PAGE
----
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 WASHINGTON, May 11 /PRNewswire/ -- High-technology companies would see their earnings drop by 50 percent under a pending accounting change governing stock-option expenses, according to a new survey by The Wyatt Company.
 One hundred and thirty-nine companies, including 46 hi-tech firms, took part in the survey. Hi-tech companies, particularly start-up firms with little working capital to spare -- traditionally rely on stock options as a way to attract and motivate workers.
 The survey was fielded before the Financial Accounting Standards Board announced on April 7 that it wanted companies to disclose estimates of the value of stock options for grants made after Dec. 31, 1993, in a footnote to their financial statements. FASB said that option grants made after Dec. 31, 1996, should be charged against earnings. Anticipating FASB action, the survey focused on the impact of such an expense.
 For companies not in the hi-tech sector, the survey found a median reduction in earnings of 5.8 percent. By contrast, hi-tech firms face a median earnings reduction eight-and-a-half times that amount, or 49.5 percent.
 "Many observers believe that the new rule was developed partly in response to concerns about high executive pay," said Matt Ward, a San Francisco-based Wyatt consultant. "But it will end up hurting workers at far lower ranks who benefit from broad-based stock-option plans much more."
 Companies like Du Pont, Merck and Wendy's have broad-based plans for their employees. "But these programs are especially popular among hi-tech firms, precisely those companies that President Clinton says represent the future of our economy," Ward noted.
 The impact of higher stock-option values, broader participation and more significant grant sizes will create a "triple whammy" effect on hi- tech firms under the new accounting rule, according to Ward.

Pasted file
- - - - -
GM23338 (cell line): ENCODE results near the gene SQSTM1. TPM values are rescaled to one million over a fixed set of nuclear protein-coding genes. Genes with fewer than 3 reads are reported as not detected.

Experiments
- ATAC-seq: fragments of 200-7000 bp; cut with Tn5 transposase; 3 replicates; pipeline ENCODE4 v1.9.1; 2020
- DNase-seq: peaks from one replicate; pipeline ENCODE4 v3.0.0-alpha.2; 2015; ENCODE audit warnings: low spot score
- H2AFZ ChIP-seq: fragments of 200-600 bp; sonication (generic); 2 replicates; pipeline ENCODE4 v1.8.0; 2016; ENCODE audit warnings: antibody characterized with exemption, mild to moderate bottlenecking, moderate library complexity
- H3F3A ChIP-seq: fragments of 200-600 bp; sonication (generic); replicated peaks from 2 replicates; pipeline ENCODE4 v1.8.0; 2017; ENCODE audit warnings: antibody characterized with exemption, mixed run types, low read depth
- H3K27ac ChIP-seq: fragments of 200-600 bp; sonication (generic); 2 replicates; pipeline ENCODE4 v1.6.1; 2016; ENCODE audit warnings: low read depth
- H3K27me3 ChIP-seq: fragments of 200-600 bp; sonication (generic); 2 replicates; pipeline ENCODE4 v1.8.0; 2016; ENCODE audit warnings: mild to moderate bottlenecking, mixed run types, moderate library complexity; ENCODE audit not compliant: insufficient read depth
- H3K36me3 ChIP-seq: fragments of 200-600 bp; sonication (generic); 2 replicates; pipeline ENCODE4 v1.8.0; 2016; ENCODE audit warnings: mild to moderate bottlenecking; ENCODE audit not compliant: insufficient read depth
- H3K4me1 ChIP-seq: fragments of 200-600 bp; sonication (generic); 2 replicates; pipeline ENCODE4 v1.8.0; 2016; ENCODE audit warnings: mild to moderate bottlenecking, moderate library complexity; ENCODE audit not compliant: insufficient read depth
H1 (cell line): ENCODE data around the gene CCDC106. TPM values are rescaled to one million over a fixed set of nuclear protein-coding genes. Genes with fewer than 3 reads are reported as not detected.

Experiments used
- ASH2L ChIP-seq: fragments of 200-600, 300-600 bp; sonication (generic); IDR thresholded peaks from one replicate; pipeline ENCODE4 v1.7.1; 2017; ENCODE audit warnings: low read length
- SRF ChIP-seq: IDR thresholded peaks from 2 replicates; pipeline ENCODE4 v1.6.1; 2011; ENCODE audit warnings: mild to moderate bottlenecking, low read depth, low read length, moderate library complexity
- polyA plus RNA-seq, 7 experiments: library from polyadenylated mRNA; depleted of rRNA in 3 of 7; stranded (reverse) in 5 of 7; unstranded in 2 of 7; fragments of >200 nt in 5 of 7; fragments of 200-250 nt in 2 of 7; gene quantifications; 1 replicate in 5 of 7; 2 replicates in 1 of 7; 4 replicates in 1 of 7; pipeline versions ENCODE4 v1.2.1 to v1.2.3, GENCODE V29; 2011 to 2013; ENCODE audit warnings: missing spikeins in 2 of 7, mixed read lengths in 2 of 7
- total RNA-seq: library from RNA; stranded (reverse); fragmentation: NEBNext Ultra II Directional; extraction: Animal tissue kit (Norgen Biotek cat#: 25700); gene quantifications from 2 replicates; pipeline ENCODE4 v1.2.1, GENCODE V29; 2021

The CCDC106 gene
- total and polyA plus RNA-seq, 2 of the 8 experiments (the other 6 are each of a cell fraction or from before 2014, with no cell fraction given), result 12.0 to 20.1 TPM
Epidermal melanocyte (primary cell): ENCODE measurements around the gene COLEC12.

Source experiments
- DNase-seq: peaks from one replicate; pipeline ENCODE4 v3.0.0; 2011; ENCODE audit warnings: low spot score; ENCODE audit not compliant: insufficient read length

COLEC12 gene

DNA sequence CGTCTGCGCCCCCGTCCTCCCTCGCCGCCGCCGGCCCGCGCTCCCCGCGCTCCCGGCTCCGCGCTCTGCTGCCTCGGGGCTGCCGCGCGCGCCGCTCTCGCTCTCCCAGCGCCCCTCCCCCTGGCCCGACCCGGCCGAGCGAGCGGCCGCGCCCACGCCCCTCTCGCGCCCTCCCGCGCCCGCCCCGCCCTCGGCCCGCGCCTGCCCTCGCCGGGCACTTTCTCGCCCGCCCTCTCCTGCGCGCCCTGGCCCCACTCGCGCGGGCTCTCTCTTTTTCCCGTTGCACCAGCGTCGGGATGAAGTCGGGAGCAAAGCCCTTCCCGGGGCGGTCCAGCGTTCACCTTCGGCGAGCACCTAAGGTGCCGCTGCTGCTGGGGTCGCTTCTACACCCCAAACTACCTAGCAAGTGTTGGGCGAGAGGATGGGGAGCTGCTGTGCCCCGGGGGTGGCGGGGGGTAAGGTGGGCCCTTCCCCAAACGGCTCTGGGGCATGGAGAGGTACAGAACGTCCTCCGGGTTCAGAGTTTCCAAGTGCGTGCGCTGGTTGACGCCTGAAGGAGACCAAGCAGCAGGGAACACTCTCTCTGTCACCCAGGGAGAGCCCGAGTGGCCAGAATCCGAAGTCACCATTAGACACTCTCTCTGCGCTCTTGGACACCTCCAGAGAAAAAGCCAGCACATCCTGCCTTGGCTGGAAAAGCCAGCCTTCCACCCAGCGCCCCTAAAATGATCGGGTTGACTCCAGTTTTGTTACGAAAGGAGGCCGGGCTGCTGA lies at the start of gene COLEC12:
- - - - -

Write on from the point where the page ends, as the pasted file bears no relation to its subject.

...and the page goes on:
Using a common formula for valuing stock options known as the Black- Scholes method, the survey found that the median option value at hi-tech companies was 58.8 percent of the actual stock price on the date of the option grant. This compares with a median value of 35.9 percent for other companies. "Stock price volatility is a factor in determining Black-Scholes values, and hi-tech stocks are historically more volatile than other stock groups," said Ward.
 The study also found that hi-tech firms grant nearly five times as many options overall to their employees as do other companies. The median hi-tech firm grants options on 4.535 percent of outstanding shares annually, compared with 1.021 percent for other firms. Even among the non-executive ranks, hi-tech firms grant four times as many shares as other companies.
 Performance Shares May Gain Favor
 Asked about their most likely course of action in response to the stock-option expense rule, most companies outside the hi-tech sector said they expect to do nothing. "Apparently, most of these companies assume that sophisticated financial analysts will look beyond this expense in assessing company performance, value and potential."
 But the numbers appear too large to be ignored by hi-tech firms. "The most likely course of action reported by these firms would be to reduce the number of options granted to participants," said Ward. "Reflecting their continuing belief in the power of stock options, hi- tech firms indicate that they would be reluctant either to reduce eligibility or the frequency of grants."
 So-called performance shares will likely grow more popular because of the new rule, said Ward. Rather than granting options, a performance share plan promises to pay shares of company stock if certain financial or other goals are met.
 Since actual stock is used, companies can grant fewer shares and still deliver the same net value to executives as using stock options. By replacing stock options with performance shares, the median hi-tech company in the survey could reduce annual dilution from 4.5 percent to just 1.4 percent of outstanding shares each year. Use of performance shares would also cut the estimated expense for the median hi-tech company under the pending rule by 53 percent, from $6.4 million to $3.4 million.
 But Ward said that companies must use caution before giving up on stock-option programs. "For one, the FASB rule is still pending," he said. "Under current accounting rules, the value of performance shares must be charged to earnings, while there is no charge for options. Companies should still consider the possibility that the new rule may never come to pass."
 The Wyatt Company is an international human resources consulting firm with 3,400 employees and offices in 69 cities worldwide.
 -0- 5/11/93
 /CONTACT: Bob McKee, 202-508-4848, or Doug Russell, 202-508-4842, both of The Wyatt Company/

CO: The Wyatt Company ST: District of Columbia IN: FIN SU:

KD-IH -- DC009 -- 6967 05/11/93 10:52 EDT
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Date:May 11, 1993

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